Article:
The results? Decidedly whizzy and decidedly fun. Complementing the digital magic are simple details that call attention to the artifice. The characters attach wires to their harnesses before they're about to take wing. The character of Nana the dog looks like a happy tangle of white and gray rags until a puppeteer brings the dog to life. Likewise, an inquisitive bird walks around in Neverland with the help of another puppeteer, and then there's the crocodile, which probably shouldn't even be described. Let's just say that the arrival of the clanking, ticking, scary/funny crocodile is a high point of the play. The point is that this production of Peter Pan doesn't want to trick you into believing children can fly away to Neverland, that fairies with a lot of attitude are all around us, or that Peter Pan lives; it wants to show off the illusion and invite the audience in. The tent, the beautiful setting on the San Francisco Bay, the real-life and unscripted chiming bells of the nearby Ferry Building all add to the experience.


William Dudley, the production designer for Theater Threesixty's Peter Pan in San Francisco, briefs a dozen members of the press before a rehearsal demonstration of the play's special effects. Maxon's CEO Paul Babb (standing, wearing sunglasses) was also in attendance. (Source: Jon Peddie Research)

Although digital sets are not really new, this production is the first example of a wrap-around digital set. Dudley gravitated toward digital sets because they are so flexible. They don't have to be carried, folded, shipped, stored in warehouses, painted, or repaired. It's easy to make changes to accomodate the demands of directors or the sets. But perhaps the most telling comment Dudley makes is that once he discovered digital sets, he became a convert.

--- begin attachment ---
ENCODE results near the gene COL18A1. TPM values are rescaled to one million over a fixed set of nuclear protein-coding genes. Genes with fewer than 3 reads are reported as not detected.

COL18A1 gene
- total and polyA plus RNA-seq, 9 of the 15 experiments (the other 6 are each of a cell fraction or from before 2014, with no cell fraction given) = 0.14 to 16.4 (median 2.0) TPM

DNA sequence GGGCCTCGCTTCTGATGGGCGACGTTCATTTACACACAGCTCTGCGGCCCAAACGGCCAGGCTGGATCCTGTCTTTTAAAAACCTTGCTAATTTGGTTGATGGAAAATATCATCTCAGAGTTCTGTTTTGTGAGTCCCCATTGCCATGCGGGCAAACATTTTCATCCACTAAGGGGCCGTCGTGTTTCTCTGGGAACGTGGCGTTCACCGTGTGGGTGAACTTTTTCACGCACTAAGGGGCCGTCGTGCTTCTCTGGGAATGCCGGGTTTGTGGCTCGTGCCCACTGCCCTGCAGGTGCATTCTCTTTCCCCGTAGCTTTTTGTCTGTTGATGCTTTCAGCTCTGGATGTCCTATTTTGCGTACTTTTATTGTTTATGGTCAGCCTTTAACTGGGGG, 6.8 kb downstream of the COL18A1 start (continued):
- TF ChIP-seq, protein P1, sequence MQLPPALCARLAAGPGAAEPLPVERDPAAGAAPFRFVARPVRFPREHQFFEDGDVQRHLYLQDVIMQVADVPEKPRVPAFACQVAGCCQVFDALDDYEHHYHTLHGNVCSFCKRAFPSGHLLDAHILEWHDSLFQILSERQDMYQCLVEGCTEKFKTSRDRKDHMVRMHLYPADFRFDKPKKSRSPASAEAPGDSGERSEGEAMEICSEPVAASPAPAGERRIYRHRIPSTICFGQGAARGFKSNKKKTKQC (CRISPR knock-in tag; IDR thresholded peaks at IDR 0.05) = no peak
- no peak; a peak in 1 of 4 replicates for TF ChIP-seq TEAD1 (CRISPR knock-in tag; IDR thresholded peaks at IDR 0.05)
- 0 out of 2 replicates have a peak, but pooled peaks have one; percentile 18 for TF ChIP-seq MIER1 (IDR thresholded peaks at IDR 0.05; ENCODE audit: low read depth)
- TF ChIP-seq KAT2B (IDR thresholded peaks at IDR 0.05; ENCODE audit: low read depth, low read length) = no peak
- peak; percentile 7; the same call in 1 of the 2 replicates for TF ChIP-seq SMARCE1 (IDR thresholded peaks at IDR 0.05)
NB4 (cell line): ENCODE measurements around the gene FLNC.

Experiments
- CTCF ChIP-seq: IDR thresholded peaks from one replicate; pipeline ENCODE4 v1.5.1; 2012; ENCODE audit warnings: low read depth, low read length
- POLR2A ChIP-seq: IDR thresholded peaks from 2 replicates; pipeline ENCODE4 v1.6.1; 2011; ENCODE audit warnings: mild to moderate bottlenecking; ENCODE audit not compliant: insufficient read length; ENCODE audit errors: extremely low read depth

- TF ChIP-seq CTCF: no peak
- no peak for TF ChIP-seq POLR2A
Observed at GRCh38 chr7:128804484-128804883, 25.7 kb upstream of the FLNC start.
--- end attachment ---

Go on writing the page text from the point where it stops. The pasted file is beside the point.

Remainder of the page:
''The strangest thing was that I lost interest in the craft of model-making and traditional painting,'' Dudley says in a story on Maxon's Web site. ''As I explored the world of polygons and pixels, I found myself lost in the beauty of it, just as I had with pencils and paints 40 years earlier.''

San Francisco is, as you might expect, the home of some of the first digital theater experiments by Charles Coates in the late 1980s and early '90s. Coates created 3D settings that characters seemed to walk through and around, and the audience wore 3D glasses to get the effect. In the case of Peter Pan, Dudley was able create an immersive effect with high-resolution images and skillful blending of the sets and the backdrops.

Another San Francisco group, Obscura Digital, is exploring the potential of digital displays, virtual sets, 3D presentation, and multi-touch displays. Obscura offers services and is responsible for some stunning digital extravaganzas in public spaces, but it is also developing products that expand the company's reach beyond special events and performances. Their idea is to leave the computer behind and bring the digital world out into real-world spaces where we can interact with it together. The company's arsenal includes motion sensors, gesture sensors, location tracking, facial recognition, and 3D cameras, and the idea is to create immersive environments, augmented reality applications, and collabortive tools that reduce the effect of the computer as mediator and put people into the picture.

This is an important wave of the future. Peter Pan is a perfect example of bringing computer technology out in front, but there is much much more to come in the future.

Kathleen Maher is a contributing editor to CGW, a senior analyst at Jon Peddie Research, a Tiburon, California-based consultancy specializing in graphics and multimedia, and editor in chief of JPR’s “TechWatch.” She can be reached at Kathleen@jonpeddie.com .